Invader’s idea is to bring the virtual world into reality. He sees himself as a hacker of public space, spreading a virus of mosaics;[the streets are his canvas, his invasions are gifts to the city and its people. One can see many things in it, but it refers to the early days of digital and the video game.
His first mosaic was installed in the mid 1990s in his home city. It was a sleeper for several years before the full “invasion” program was conceived in 1996. This was the first wave of the “invasion”. By 1998, it had spread to 31 other cities in France.
Today, 77 cities have been invaded, 2,692 Space Invaders placed comprising some 1.5 million ceramic tiles; 19 invasion maps have been published. He has invaded New York five times, Miami twice, and Hong Kong on three separate occasions.
This week’s Work of the Week (WOW) is called Hypnosis.
In this work, Invader channels the work of the Norwegian painter and printmaker, Edvard Munch. Munch was greatly influenced by the German Expressionists in the early 20th century. Many artist in this genre used the woodblock process in print form, to capture the angst of the times.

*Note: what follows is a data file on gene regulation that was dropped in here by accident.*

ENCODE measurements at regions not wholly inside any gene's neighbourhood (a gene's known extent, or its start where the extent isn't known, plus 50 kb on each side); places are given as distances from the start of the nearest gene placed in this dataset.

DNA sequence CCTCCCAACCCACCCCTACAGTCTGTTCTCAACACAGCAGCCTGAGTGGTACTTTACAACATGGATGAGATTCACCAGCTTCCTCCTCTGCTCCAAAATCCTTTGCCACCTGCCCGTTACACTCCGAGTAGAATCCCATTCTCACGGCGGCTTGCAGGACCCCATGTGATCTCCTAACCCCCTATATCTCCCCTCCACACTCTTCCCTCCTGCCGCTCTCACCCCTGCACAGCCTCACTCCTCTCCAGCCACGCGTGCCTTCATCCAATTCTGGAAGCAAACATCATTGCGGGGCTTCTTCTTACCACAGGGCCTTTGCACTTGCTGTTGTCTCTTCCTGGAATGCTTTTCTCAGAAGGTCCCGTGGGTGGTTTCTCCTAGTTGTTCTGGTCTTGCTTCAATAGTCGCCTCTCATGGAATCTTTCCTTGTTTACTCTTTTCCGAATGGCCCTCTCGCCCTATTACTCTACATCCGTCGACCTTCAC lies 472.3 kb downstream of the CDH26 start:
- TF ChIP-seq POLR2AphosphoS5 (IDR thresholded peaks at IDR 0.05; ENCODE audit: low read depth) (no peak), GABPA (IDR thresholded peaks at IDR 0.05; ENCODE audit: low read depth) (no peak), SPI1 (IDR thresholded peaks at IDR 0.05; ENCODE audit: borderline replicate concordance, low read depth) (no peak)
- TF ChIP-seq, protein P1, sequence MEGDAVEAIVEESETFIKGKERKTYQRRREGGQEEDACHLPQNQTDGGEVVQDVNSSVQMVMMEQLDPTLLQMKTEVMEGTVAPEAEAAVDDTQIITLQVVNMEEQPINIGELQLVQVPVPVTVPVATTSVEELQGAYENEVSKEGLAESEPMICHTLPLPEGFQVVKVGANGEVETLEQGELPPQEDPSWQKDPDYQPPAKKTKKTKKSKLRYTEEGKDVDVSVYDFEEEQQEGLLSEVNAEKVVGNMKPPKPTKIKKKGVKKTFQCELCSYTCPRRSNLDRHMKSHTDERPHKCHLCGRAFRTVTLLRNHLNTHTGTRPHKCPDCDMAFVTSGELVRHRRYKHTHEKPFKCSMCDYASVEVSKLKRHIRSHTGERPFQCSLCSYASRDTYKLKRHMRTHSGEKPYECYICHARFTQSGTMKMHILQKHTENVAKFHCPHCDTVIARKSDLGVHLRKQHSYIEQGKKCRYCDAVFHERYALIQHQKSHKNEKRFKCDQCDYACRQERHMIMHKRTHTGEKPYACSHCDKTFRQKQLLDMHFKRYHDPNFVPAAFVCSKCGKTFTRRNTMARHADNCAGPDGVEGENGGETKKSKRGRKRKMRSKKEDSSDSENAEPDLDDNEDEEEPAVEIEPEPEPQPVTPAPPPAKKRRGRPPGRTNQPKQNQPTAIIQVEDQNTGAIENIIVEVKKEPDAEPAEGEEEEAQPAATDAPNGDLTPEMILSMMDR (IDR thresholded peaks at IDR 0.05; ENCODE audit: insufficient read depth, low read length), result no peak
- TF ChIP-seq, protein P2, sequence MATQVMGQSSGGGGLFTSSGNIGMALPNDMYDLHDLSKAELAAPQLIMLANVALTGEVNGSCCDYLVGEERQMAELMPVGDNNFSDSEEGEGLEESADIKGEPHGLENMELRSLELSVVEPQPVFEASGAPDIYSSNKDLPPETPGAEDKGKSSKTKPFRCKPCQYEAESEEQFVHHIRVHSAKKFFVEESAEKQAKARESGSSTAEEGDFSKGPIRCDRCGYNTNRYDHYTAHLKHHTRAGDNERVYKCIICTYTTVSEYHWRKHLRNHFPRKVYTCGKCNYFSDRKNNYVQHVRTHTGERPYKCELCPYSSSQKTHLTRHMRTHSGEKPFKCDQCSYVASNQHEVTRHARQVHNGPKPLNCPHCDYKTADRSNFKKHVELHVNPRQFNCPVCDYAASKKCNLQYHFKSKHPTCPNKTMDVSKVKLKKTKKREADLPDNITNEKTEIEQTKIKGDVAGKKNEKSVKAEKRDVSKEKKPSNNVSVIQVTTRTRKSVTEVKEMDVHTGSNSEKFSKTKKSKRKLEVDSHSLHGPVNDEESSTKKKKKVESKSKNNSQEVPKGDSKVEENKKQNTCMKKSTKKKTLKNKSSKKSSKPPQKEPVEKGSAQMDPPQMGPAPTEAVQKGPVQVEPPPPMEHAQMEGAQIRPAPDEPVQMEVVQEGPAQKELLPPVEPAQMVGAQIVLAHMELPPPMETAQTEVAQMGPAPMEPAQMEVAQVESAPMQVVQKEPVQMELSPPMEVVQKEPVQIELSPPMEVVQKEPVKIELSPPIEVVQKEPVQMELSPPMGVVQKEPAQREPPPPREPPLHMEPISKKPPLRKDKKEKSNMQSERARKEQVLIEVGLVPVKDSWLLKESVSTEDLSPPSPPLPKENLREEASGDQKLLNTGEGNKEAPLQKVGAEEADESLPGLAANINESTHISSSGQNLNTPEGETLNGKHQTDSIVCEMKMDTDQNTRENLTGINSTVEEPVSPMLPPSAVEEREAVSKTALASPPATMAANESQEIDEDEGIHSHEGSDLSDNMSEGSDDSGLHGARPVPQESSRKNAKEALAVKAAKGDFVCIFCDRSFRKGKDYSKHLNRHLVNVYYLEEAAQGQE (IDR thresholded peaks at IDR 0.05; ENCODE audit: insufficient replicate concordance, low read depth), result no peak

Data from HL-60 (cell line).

Hypnosis is a woodblock print done is Munch’s German Expressionist style. Here we see Munch’s typical figure and his familiar wavy lined background. The work is very dark, as is the work of the German Expressionists. We see the effects of war through the eyes of these artists.
Here is where Invader starts to have fun with this work. He uses the dark, depressed like image of Munch’s work, and inputs his space invader figures making this work fun. However, upon further examination, we see the play on the idea that the space invaders are invading these villagers or the village.
This is, and has always been his concept, THE INVASION. This is a great example of an extreme and obvious invasion.
20 x 16 in.
Edition of 200
Pencil signed and numbered
About This Work:
“When I’m making work, I’m always thinking how can I communicate within these avenues [of art] to make those bridges for kids and pull them out of their holes into other worlds?”
– Brian Donnelly aka KAWS